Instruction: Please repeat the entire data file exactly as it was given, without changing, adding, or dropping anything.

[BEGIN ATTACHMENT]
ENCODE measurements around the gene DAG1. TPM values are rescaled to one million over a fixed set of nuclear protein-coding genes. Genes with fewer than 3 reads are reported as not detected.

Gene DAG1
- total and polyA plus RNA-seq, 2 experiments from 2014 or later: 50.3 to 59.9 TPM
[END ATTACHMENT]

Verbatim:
ENCODE measurements around the gene DAG1. TPM values are rescaled to one million over a fixed set of nuclear protein-coding genes. Genes with fewer than 3 reads are reported as not detected.

Gene DAG1
- total and polyA plus RNA-seq, 2 experiments from 2014 or later: 50.3 to 59.9 TPM